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UNESCO HIV and Health Education Clearinghouse

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  1. A farewell to abstinence and fidelity? Comment

    Sex has regularly proven to be a polarising issue for the UN Member States, and the 2016 High-Level Meeting on Ending AIDS on June 8–10 was no exception. The Political Declaration adopted at the meeting addresses the sexual health needs of young people (15–24 years), including adolescents (11–19 years). 2000 new HIV infections occur among young people every day. HIV is the leading cause of death among adolescents in Africa, and the second-highest cause of death worldwide in this age group. …

  2. Sex and HIV education

    Most states today have a policy requiring HIV education, usually in conjunction with broader sex education. Meanwhile, as debate over the relative merits of abstinence-only-until marriage versus more comprehensive approaches has intensified, states have enacted a number of specific content requirements. This brief summarizes state-level sex and HIV education policies, as well as specific content requirements, based on a review of state laws, regulations and other legally binding policies.

  3. Comprehensive sexuality education

    What evidence is there for comprehensive sexuality education in lower and middle income countries? What measurable outcomes have been associated with delivering CSE? What are the most effective strategies for implementation at scale? (e.g. in relation to gender, age, content, involvement of parents, political buy-in etc.) What challenges are there to applying such approaches in policy and practice?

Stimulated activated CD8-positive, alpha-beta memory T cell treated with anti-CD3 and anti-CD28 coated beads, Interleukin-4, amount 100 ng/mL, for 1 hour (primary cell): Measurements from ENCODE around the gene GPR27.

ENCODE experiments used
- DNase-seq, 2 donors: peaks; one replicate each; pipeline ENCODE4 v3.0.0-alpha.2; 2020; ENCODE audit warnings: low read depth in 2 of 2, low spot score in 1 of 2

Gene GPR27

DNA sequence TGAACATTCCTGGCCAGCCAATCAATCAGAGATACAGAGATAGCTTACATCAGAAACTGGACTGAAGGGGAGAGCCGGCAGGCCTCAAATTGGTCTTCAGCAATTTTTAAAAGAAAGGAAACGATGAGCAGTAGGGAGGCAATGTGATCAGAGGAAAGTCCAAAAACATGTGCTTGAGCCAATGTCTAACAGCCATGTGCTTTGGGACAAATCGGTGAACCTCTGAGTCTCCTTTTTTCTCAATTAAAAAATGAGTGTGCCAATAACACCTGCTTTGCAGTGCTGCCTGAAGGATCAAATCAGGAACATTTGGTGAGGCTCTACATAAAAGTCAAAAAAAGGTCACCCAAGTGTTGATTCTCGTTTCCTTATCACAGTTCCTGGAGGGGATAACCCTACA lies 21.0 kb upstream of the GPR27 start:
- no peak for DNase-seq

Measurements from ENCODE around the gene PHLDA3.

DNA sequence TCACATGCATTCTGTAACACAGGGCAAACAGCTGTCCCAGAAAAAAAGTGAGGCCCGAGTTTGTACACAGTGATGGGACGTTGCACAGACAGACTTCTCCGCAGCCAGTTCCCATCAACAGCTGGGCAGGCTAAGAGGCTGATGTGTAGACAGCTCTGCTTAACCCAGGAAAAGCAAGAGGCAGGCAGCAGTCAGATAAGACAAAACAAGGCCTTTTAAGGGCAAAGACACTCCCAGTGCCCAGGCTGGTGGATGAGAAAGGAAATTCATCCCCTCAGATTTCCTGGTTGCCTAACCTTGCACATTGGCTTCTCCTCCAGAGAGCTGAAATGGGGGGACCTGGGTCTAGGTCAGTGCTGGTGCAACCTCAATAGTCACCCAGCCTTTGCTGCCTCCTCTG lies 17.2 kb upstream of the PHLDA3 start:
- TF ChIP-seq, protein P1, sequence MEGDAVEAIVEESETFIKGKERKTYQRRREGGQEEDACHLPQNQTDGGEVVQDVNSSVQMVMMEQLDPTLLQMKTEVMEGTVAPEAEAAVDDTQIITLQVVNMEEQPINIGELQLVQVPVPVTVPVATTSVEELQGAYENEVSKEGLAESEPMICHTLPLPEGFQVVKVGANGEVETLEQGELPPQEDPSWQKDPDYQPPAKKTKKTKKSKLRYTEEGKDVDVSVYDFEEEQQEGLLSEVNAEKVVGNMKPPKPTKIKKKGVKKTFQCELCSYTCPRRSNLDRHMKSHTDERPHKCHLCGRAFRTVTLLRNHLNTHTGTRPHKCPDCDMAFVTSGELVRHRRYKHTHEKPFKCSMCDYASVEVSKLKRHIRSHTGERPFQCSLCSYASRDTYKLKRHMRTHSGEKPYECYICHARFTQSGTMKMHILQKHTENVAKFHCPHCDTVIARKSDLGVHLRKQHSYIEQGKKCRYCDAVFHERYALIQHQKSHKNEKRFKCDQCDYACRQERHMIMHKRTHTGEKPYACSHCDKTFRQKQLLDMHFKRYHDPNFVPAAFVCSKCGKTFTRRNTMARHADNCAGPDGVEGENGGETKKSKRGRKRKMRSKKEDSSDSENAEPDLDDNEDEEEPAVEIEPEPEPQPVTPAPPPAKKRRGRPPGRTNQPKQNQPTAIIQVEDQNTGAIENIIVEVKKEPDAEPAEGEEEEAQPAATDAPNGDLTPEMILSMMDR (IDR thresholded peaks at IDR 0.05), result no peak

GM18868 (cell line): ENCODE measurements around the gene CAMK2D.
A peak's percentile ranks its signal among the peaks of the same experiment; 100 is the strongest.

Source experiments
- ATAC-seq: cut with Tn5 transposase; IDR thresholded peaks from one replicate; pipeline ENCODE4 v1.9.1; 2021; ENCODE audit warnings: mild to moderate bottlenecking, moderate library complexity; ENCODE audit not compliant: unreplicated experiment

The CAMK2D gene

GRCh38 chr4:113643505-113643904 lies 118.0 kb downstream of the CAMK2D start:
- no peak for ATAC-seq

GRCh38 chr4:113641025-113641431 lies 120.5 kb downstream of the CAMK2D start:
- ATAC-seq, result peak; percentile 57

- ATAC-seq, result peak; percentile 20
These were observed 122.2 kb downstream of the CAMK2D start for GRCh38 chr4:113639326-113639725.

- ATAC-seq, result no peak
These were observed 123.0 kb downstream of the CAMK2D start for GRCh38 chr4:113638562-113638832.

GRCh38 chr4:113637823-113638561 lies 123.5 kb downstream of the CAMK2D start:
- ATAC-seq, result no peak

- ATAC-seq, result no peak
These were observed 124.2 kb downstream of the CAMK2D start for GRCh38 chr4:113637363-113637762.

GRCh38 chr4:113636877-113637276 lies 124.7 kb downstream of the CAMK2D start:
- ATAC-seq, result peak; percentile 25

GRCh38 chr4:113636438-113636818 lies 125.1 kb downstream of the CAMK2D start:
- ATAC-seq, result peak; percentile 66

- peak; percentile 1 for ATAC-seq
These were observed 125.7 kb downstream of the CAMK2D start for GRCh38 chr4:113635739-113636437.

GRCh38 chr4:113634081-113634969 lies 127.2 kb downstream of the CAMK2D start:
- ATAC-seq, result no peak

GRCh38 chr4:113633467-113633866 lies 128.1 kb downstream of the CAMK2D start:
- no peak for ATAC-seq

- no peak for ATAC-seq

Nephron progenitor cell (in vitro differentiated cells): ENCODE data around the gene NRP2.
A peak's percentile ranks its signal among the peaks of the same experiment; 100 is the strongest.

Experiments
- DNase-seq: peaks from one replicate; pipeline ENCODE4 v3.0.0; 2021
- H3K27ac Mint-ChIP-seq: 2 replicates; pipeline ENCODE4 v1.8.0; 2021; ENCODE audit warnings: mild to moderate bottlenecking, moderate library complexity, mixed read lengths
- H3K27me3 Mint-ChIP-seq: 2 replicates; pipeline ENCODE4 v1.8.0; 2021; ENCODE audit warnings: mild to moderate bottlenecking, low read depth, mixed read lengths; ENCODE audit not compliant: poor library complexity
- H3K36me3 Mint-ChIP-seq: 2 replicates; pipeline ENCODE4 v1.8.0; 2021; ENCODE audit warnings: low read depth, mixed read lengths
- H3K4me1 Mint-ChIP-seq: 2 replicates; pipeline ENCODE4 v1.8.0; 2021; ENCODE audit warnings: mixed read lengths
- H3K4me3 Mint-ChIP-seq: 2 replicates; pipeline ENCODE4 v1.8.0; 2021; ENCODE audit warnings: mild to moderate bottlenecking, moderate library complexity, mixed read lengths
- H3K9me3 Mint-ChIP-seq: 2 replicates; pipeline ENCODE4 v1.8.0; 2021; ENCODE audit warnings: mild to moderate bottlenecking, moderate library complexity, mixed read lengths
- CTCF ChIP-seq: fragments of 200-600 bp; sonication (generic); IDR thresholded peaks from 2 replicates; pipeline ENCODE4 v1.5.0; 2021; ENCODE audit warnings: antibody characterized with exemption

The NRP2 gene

4. Sexuality education as a collective responsibility: a new health education curriculum in Cyprus

    The development of health promotion is typically viewed as a reaction against both the excessive responsibility placed on individuals concerning their health-related choices and the absence of recognition of environmental factors associated with personal decision making. What though does sexuality education mean from the perspective of health promotion? According to one approach, it implies the existence of a curriculum that recognises the environmental factors affecting sexuality and sexual behaviour. …

  5. Ministerial Commitment on comprehensive sexuality education and sexual and reproductive health services for adolescents and young people in Eastern and Southern African (ESA)

    On December 7, 2013, ministers and their representatives from 21 countries in Eastern and Southern Africa came together to endorse and adopt the UN commitment for Eastern and Southern Africa with its recommendations for bold action in response to HIV and the education/health challenges experienced by young people. Recognising the urgency of the situation facing young people, education and health ministers have now committed to addressing young people's realities by ramping up sexuality education and health services in their countries.

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